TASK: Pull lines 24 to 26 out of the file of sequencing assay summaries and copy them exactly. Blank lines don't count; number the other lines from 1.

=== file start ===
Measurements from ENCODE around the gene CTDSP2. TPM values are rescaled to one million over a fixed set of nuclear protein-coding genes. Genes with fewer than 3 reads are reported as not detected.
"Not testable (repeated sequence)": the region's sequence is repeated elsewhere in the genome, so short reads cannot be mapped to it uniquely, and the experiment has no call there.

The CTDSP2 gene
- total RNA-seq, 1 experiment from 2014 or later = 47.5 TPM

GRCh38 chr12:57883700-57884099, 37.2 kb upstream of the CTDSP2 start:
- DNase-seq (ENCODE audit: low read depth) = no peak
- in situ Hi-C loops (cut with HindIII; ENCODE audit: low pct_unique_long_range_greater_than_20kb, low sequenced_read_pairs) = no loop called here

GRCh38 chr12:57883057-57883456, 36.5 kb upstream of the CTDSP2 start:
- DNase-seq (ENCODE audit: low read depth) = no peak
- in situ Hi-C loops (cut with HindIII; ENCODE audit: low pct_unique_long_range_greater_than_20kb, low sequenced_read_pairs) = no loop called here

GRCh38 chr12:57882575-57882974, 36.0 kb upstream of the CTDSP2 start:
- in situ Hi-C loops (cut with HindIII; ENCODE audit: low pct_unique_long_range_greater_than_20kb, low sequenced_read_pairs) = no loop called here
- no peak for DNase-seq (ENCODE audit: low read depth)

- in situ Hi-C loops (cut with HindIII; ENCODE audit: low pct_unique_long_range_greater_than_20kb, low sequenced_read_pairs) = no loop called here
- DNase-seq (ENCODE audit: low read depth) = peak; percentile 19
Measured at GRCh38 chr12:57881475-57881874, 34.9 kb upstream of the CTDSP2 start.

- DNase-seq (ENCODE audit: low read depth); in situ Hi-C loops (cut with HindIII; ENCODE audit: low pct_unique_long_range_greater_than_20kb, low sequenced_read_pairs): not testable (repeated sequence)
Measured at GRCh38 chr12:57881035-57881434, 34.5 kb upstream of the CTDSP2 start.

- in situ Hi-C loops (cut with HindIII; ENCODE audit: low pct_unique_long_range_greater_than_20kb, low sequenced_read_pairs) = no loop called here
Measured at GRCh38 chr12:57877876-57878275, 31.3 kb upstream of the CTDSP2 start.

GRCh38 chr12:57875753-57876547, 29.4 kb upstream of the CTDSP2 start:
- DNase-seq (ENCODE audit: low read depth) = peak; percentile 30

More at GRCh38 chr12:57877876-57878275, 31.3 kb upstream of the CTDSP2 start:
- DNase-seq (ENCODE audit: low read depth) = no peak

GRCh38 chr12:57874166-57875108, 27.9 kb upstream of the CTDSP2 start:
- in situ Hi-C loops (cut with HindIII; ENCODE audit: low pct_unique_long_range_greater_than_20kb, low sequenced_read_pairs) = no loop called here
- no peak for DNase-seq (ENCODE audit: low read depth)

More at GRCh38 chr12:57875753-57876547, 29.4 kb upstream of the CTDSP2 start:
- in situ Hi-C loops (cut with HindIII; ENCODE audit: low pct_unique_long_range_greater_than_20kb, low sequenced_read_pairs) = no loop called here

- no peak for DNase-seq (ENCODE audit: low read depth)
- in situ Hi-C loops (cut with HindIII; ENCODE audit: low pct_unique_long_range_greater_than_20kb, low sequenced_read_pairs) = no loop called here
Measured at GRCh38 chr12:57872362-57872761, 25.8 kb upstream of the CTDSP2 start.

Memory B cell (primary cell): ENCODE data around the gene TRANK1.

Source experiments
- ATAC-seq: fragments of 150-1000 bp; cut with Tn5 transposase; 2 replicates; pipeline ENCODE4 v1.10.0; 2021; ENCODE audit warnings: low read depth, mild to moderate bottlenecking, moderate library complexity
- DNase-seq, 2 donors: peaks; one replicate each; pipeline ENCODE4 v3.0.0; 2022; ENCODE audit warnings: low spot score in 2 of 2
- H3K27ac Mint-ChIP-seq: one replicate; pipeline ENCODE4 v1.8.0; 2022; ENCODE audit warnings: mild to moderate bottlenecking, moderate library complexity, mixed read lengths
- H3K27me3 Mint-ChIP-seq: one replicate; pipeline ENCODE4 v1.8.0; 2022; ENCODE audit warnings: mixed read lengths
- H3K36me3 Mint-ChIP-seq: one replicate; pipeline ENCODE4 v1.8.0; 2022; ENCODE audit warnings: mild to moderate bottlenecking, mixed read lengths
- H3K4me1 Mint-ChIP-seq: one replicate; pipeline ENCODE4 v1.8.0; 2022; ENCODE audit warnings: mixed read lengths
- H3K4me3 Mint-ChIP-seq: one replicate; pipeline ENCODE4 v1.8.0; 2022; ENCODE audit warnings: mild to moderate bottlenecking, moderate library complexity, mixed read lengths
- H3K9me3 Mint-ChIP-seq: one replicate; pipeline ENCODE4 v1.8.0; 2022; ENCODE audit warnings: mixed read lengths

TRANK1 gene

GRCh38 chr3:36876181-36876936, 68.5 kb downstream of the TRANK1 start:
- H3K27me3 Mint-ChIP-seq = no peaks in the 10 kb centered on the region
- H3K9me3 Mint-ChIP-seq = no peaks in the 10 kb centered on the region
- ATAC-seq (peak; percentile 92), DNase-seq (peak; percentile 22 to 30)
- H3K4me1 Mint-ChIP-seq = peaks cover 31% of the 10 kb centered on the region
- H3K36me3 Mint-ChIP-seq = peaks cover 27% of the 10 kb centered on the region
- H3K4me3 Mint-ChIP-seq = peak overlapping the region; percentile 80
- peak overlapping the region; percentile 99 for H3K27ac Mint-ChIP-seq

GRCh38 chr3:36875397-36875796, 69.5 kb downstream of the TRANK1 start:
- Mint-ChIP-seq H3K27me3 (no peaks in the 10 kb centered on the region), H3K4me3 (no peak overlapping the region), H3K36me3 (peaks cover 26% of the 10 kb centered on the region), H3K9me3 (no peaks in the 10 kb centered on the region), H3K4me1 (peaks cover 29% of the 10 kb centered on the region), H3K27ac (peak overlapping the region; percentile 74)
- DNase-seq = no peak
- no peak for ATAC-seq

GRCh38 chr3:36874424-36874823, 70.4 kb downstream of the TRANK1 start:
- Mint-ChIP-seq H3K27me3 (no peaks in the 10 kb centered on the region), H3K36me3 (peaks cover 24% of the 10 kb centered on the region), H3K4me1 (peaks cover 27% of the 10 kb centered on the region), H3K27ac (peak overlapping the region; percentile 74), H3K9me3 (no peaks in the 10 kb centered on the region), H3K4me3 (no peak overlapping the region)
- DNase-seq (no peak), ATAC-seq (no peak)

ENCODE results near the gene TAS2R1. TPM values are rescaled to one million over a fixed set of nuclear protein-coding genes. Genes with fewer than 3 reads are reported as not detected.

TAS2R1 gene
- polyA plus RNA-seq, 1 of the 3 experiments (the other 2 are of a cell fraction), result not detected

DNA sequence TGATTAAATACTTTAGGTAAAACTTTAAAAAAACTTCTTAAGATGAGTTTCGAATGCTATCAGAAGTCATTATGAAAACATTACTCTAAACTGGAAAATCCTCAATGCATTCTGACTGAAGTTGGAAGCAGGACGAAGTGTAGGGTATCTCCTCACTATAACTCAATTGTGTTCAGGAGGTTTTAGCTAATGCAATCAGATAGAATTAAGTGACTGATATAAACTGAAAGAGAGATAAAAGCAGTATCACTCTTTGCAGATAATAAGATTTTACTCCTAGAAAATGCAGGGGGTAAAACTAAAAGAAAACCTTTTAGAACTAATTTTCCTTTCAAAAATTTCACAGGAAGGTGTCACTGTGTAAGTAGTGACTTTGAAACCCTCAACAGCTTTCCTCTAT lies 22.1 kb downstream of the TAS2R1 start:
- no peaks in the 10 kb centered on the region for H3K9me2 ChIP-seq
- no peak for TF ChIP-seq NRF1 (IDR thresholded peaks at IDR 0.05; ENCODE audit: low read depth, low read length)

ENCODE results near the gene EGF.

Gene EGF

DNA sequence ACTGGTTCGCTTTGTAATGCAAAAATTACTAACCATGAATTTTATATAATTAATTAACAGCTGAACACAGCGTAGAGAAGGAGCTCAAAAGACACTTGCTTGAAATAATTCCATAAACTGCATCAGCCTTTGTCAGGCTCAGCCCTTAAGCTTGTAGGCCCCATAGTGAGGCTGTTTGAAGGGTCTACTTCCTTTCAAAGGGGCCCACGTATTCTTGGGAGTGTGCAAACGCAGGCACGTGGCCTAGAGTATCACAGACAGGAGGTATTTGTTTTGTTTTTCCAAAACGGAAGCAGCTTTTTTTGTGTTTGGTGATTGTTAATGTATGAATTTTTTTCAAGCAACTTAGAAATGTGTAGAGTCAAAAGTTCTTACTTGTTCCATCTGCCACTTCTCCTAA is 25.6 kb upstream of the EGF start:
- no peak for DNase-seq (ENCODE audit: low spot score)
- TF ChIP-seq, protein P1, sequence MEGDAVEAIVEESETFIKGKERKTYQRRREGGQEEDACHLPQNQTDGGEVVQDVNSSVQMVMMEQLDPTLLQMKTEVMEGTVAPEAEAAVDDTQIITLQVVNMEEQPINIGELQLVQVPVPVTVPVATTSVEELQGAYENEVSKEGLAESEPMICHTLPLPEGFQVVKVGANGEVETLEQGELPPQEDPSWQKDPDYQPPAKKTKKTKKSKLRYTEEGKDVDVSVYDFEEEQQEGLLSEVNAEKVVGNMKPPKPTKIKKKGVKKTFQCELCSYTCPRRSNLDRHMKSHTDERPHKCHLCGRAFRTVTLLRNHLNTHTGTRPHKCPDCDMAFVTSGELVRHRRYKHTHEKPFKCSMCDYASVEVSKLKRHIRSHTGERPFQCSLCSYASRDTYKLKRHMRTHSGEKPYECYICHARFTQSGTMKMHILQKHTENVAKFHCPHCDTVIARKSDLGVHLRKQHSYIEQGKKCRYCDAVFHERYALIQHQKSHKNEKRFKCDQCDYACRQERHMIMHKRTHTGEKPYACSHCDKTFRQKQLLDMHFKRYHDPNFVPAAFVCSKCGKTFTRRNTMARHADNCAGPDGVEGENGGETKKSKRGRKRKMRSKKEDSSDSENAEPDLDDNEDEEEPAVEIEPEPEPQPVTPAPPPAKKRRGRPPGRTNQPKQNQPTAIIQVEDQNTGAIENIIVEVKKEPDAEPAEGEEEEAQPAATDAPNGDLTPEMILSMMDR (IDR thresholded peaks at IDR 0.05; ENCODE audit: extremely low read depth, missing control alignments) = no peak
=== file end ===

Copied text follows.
- DNase-seq (ENCODE audit: low read depth) = no peak

GRCh38 chr12:57874166-57875108, 27.9 kb upstream of the CTDSP2 start:
- in situ Hi-C loops (cut with HindIII; ENCODE audit: low pct_unique_long_range_greater_than_20kb, low sequenced_read_pairs) = no loop called here